Three key takeaways:
1) Talking directly to the viewer
Seeing as the success of the campaign relied on the videos ability to get viewers to see the story through to the end, we had the movie’s protagonist and hero Owen break the 4th wall and actively ask the viewer to help him out. Thereby the viewer became an off-camera character within the story. By doing so, we leveraged the conventions which users have come to expect from YouTubers, who on a regular basis prompt their viewers to subscribe or view other related content.
2) Designing for the platform
Knowing that on YouTube you have to capture the viewer’s attention immediately, we designed the intro of the first scenario to be both confusing, humoristic and action-packed. Basically, we knew we had to start with a bang. And what better way to do that than with an exploding volcano and a roaring dinosaur? This impactful beginning also served as the urgency that needed to carry on through the subsequent scenarios to make the viewer feel that the success of the mission was up to him/her.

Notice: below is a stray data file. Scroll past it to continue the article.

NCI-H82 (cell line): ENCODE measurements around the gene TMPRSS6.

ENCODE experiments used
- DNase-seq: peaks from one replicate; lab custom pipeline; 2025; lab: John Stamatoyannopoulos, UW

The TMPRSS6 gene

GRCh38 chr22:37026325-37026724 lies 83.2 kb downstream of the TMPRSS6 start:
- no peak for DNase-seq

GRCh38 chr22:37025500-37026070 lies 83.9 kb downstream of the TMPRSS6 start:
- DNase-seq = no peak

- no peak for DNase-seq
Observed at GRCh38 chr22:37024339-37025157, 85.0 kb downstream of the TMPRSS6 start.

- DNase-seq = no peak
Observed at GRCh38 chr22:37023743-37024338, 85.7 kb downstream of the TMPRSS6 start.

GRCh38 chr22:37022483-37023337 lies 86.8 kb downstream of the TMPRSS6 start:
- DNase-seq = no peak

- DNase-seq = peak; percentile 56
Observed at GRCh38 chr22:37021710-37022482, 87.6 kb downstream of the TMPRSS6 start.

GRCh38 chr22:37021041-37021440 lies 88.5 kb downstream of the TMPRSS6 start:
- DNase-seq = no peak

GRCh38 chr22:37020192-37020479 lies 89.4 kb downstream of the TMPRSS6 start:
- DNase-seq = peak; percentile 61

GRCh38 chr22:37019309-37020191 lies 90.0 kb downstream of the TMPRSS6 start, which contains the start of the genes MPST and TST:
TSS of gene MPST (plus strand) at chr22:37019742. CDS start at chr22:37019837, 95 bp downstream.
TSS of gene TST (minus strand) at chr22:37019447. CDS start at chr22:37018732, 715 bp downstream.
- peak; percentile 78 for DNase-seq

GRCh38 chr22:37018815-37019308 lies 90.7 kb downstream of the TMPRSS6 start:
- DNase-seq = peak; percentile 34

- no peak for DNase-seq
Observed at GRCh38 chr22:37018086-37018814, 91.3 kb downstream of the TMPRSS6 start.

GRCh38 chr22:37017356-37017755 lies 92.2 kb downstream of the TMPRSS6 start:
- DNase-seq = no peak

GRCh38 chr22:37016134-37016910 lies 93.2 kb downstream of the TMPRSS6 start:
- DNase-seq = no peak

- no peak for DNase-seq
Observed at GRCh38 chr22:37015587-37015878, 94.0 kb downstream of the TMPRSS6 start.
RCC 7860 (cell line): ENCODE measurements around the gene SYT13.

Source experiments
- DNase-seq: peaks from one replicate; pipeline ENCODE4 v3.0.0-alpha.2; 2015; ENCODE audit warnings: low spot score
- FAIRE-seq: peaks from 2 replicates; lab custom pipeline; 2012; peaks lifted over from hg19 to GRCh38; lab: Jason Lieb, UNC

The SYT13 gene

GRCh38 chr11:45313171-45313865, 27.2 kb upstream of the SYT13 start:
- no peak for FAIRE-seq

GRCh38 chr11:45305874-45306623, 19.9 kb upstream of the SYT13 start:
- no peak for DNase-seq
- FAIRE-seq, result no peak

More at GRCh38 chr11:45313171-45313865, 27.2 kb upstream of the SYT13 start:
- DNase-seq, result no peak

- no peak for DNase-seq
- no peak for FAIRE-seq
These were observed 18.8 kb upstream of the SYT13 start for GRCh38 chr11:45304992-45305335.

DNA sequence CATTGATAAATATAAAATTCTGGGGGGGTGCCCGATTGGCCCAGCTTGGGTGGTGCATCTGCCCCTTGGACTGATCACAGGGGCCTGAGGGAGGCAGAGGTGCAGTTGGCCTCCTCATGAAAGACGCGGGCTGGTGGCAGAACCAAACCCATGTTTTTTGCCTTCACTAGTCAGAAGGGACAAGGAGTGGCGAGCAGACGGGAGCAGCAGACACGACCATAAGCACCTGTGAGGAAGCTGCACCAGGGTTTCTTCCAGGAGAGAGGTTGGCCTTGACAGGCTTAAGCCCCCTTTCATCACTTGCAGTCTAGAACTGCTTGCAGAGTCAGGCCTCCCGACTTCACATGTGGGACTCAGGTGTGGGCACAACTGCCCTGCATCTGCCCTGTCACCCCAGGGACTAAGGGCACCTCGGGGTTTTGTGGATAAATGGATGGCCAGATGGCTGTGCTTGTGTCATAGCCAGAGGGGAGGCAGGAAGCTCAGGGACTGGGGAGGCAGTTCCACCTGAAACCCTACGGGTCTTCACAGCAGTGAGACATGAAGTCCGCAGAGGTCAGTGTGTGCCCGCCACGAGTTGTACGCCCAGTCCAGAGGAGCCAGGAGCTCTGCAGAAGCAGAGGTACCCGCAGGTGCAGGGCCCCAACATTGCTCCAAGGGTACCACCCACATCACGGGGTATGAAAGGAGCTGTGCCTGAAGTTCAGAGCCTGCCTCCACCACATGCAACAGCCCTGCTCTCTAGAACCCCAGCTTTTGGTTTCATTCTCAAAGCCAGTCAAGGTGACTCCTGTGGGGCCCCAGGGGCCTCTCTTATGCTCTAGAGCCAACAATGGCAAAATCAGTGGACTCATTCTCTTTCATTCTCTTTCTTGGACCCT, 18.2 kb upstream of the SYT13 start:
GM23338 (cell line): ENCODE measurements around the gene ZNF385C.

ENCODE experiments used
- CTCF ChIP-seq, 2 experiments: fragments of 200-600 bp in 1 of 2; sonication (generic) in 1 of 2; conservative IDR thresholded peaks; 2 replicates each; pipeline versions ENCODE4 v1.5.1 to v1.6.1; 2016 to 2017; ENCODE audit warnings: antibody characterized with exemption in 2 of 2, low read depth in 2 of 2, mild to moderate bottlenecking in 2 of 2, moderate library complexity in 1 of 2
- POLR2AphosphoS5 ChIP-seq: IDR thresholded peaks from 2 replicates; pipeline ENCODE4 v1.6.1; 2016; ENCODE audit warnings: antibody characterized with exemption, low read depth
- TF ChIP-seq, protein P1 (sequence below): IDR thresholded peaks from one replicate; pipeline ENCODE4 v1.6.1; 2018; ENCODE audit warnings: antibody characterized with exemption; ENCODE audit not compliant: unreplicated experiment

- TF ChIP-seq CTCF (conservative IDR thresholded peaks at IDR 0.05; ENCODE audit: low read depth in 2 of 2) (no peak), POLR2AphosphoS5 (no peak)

3) Creating a supporting campaign
Although Rescue Blue as an original experience was designed for YouTube and as such only work on YouTube, there was still a variety of different platforms with different target audiences we wanted to reach. Therefore, a series of edits and derived assets where created using the original material to ensure both an engagement and conversion presence on platforms such as Facebook, Instagram, LEGO.com and LEGO Life. Though none of these assets directed viewers towards the YouTube experience, it made the Rescue Blue production as a whole a very versatile campaign toolbox for the markets to use.